SoPHIA focuses the Newsletter 9 mainly on protection of cultural heritage from diverse angles, one of the themes considered in the CH impact assessment model developed by the project.
Bracing ourselves and offering protection to cultural heritage sites and monuments against climate change is a task like no other
During last summer many regions in Europe became acutely aware of the single most important threat to human civilization, climate change. 2021 has been a year with record high temperatures, resulting in wildfires that destroyed vast forest land in Southern Europe, and in extreme floods in Central Europe that resulted in several death tolls, most in Germany and Belgium. Floods led to widespread power outages, forced evacuations and damaged infrastructure and agriculture, and bushfires destroyed vast forests killing wildlife in them, and properties.
These unprecedented events couldn’t leave the cultural heritage sector unscathed. Germany's floods filled the Wuppertal opera house with one and a half metres of water, and severely damaged cemeteries and many other sites of major cultural significance in July 2021. A month later the World Heritage site of the Archaeological Site of Olympia in Greece was threatened by encroaching fires that raged in close proximity to the site. These summer events coincided with the latest Intergovernmental Panel on Climate Change (IPCC 2021) report which is alarming and scientific consensus also suggests that these types of events will become commonplace in a future, warmer climate. Therefore, we should brace ourselves, strategize, and take action.
It becomes imperative to focus on strategies that incorporate sustainability, resilience and green management, in order to withstand and survive the ever so frequent occurrence of extreme hazards. Climate resilience, in particular, is the adaptive capacity for a socio-ecological system to: (1) absorb stresses and maintain its functionality in the face of external stresses caused by climate change and (2) adapt, reorganize, and evolve into configurations that improve the sustainability of the system, leaving it better prepared for future climate change impacts. Protection in terms of safeguarding against harmful practices as well as managing the outcomes of existing damage, becomes a complex and expensive task which nevertheless cannot be overlooked. Bold measures of prevention should be taken, and a special budget for battling the disasters when they hit must be allocated.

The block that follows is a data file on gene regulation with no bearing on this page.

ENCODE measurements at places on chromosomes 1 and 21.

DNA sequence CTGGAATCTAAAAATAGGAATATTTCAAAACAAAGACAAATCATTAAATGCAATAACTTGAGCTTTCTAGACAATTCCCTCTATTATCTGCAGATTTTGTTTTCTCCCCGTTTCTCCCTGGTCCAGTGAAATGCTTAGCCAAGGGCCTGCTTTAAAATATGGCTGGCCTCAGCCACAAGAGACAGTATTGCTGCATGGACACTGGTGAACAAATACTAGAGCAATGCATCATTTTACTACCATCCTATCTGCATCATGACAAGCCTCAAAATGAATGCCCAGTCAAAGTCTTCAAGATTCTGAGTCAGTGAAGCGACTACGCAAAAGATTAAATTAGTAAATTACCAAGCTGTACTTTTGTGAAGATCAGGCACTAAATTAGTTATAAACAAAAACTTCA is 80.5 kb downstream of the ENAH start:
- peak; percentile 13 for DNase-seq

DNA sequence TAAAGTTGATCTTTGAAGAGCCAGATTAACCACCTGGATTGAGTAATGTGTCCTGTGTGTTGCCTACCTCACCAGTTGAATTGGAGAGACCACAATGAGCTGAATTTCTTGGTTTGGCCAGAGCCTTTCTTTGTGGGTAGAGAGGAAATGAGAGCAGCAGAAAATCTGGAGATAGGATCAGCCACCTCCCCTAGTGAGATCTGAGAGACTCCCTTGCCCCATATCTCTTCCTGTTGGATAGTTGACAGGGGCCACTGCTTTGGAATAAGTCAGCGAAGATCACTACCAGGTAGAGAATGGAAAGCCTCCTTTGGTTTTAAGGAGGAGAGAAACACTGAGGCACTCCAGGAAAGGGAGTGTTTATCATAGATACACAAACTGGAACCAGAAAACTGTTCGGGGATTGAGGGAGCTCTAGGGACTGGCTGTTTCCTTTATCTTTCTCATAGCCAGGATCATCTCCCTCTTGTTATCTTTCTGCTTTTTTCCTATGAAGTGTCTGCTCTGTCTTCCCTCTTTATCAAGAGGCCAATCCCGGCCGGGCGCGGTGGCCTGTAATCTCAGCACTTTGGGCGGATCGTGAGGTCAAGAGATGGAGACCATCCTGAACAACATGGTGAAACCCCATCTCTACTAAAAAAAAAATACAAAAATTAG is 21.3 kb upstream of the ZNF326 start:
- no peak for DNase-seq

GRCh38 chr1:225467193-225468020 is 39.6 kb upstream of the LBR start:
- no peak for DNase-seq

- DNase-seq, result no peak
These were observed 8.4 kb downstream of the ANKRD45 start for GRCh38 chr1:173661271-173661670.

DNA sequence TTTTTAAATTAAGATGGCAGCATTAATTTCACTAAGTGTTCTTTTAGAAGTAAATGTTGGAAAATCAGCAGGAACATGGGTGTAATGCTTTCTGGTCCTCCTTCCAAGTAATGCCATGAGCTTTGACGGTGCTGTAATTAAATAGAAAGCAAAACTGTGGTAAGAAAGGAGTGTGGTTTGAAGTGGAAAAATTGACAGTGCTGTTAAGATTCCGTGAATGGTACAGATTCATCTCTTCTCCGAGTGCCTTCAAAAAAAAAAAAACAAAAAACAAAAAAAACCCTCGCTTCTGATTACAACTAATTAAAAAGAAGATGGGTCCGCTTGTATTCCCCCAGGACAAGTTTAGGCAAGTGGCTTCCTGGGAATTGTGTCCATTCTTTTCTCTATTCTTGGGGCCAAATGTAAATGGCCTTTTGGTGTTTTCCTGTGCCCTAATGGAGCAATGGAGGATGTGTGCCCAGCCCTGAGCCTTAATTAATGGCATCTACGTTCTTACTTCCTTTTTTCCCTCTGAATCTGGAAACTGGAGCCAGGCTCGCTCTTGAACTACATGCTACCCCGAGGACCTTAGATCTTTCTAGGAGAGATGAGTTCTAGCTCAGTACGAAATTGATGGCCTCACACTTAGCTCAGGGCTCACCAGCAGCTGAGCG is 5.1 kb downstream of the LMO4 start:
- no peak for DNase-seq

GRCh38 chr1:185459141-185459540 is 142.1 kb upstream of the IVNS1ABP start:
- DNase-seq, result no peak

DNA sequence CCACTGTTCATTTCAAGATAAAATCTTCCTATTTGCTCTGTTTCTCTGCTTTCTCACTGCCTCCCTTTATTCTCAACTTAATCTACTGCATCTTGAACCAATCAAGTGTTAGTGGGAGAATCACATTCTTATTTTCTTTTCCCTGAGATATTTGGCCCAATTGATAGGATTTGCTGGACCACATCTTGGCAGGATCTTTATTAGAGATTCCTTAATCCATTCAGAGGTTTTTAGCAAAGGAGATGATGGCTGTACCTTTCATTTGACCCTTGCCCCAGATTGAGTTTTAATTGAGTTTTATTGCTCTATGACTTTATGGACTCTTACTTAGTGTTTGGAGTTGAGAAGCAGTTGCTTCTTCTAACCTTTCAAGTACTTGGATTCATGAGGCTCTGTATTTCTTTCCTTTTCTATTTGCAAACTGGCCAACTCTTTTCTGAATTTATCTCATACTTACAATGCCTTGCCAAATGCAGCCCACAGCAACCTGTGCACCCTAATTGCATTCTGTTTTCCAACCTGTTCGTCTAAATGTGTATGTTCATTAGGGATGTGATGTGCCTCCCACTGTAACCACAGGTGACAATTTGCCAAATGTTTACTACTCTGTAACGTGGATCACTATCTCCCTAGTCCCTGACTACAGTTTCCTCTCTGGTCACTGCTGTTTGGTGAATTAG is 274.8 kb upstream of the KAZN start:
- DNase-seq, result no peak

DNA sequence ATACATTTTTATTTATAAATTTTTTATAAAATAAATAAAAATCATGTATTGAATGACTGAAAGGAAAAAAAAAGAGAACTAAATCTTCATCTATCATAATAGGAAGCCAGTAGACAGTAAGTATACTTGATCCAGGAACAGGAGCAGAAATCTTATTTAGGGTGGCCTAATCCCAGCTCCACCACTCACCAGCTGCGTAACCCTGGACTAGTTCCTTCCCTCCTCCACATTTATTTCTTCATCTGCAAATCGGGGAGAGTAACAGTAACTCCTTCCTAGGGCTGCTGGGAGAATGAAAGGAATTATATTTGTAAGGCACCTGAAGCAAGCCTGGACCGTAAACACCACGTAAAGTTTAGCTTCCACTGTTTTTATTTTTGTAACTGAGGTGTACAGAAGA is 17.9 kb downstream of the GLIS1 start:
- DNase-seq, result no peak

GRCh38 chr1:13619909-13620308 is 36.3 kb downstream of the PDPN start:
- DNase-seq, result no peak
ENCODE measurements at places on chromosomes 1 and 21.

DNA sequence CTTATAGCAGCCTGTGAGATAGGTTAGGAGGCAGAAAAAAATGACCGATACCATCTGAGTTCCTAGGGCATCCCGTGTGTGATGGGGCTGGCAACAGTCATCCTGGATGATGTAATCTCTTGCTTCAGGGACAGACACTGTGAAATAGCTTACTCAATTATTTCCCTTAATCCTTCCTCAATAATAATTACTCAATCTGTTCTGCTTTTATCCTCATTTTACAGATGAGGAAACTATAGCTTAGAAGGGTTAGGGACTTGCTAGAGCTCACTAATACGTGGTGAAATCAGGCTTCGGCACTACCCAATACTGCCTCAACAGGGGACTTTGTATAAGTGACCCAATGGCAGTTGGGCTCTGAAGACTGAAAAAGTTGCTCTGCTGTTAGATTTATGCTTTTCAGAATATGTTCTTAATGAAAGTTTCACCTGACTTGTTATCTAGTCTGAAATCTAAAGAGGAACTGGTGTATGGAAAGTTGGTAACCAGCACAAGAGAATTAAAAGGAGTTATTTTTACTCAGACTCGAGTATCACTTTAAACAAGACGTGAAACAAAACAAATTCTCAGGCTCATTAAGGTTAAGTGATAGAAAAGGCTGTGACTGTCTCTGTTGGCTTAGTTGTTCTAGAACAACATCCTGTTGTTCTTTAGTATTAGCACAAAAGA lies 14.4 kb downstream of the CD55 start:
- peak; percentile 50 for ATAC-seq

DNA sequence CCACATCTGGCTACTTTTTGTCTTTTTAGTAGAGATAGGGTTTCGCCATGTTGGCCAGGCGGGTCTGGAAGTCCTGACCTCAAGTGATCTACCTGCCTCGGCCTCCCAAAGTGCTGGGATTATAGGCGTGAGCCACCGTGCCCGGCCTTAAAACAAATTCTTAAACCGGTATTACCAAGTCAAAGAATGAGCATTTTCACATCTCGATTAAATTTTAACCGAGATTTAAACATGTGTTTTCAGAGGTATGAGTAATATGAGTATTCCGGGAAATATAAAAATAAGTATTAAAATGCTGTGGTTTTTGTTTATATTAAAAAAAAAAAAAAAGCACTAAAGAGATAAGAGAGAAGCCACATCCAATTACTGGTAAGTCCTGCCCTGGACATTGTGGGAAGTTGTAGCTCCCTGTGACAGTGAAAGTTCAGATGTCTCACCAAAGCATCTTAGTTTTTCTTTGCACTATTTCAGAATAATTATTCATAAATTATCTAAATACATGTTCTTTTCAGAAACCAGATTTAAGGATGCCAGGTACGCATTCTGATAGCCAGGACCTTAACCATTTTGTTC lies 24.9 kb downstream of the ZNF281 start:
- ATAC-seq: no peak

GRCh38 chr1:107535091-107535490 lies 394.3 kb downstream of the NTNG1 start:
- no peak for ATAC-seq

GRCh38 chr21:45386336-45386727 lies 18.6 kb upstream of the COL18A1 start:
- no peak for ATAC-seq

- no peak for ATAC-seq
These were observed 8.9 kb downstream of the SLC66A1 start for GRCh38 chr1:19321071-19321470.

But in reality, mitigating climate change effects is the same for both people and monuments. When it comes to significant cultural monuments in these adverse circumstances we realize the interdependence between the landscape, communities, and the monument itself. It is a holistic approach that is still missing, and the entire context that a monument belongs to that we should be looking for. Beyond human creations of historic value and their context, monument protection needs to also address environmental protection, the variety of everyday activities that gather around it, safety and the well-being of the community it belongs to. We are being reminded by these events that the fate of humanity and of humanity’s cultural heritage are bound to be one and the same goal. They require putting in place short term and long-term policies and strategies so as to better respond to the new challenges from the viewpoint of sustainability, resilience and green management.